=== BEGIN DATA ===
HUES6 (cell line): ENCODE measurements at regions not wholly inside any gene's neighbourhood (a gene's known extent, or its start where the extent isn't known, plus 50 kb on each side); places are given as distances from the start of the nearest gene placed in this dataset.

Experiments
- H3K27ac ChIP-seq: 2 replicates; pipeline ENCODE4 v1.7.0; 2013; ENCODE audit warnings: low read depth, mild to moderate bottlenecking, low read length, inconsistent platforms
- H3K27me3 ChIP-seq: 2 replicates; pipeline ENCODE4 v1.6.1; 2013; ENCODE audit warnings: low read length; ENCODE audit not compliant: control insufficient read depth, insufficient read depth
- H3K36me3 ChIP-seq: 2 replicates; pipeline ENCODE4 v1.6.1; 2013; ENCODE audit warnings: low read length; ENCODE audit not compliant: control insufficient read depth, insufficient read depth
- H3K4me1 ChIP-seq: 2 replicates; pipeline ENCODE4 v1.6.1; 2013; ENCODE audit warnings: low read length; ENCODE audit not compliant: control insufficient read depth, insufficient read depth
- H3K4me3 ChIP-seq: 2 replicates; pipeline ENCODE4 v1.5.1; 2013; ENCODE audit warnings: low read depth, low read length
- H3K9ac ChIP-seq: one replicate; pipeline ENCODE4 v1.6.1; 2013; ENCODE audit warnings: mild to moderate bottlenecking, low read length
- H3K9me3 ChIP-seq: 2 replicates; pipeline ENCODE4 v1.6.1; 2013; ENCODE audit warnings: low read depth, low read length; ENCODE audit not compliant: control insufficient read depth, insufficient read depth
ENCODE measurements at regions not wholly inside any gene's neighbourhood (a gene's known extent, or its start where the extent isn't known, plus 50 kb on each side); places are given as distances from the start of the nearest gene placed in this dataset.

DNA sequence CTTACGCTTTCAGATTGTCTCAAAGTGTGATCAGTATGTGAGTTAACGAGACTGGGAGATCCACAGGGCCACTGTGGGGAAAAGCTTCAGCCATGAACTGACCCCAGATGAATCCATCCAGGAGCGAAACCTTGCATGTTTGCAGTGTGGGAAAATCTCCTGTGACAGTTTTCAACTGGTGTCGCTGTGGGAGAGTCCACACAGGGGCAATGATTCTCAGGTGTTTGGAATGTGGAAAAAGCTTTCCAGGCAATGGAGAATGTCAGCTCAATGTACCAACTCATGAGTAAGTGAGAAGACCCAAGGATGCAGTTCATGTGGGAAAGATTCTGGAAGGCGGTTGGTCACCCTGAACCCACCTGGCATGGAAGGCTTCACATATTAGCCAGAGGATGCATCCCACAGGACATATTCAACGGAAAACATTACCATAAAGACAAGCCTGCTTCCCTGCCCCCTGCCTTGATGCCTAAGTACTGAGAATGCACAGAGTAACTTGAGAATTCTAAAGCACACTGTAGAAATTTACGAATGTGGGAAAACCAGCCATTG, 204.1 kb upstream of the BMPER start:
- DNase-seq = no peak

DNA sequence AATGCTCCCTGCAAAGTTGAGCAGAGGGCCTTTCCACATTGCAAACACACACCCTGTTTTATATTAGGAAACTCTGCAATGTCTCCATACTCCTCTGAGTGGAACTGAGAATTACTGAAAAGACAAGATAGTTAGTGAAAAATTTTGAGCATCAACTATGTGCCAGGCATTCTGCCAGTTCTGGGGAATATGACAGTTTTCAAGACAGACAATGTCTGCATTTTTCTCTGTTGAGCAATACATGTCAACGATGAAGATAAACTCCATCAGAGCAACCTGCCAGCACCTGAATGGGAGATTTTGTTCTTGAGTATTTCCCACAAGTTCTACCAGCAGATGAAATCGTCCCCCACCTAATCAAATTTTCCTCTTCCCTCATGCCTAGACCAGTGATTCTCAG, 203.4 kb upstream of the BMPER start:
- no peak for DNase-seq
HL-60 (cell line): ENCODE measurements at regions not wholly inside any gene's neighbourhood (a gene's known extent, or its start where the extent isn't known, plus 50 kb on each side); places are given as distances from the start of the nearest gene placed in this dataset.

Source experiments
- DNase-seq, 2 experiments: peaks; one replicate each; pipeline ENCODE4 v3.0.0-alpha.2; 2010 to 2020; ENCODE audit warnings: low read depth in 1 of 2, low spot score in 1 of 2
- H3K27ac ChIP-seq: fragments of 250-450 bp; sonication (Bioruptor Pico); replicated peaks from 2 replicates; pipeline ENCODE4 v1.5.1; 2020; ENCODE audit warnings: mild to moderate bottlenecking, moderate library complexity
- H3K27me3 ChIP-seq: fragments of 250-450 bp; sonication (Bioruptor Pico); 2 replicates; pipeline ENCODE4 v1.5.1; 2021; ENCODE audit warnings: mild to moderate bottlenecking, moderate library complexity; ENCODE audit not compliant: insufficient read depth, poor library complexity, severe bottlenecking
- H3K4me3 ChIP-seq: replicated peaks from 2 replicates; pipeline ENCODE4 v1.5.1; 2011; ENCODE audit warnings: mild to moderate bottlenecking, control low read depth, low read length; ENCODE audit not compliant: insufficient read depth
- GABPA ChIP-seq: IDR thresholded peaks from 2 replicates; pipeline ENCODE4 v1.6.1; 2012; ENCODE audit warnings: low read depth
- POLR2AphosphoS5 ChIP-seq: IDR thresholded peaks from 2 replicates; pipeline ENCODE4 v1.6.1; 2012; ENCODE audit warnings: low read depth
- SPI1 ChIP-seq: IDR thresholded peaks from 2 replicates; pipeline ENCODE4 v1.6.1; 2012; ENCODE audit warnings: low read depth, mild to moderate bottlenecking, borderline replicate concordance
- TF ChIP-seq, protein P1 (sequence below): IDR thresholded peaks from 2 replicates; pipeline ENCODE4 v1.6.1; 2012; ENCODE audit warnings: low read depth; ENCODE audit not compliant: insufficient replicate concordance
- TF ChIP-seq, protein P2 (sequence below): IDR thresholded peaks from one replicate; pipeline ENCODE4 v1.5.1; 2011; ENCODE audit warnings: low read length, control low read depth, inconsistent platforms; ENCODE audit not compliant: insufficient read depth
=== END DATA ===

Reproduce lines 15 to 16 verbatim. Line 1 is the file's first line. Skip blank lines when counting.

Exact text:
HL-60 (cell line): ENCODE measurements at regions not wholly inside any gene's neighbourhood (a gene's known extent, or its start where the extent isn't known, plus 50 kb on each side); places are given as distances from the start of the nearest gene placed in this dataset.

Source experiments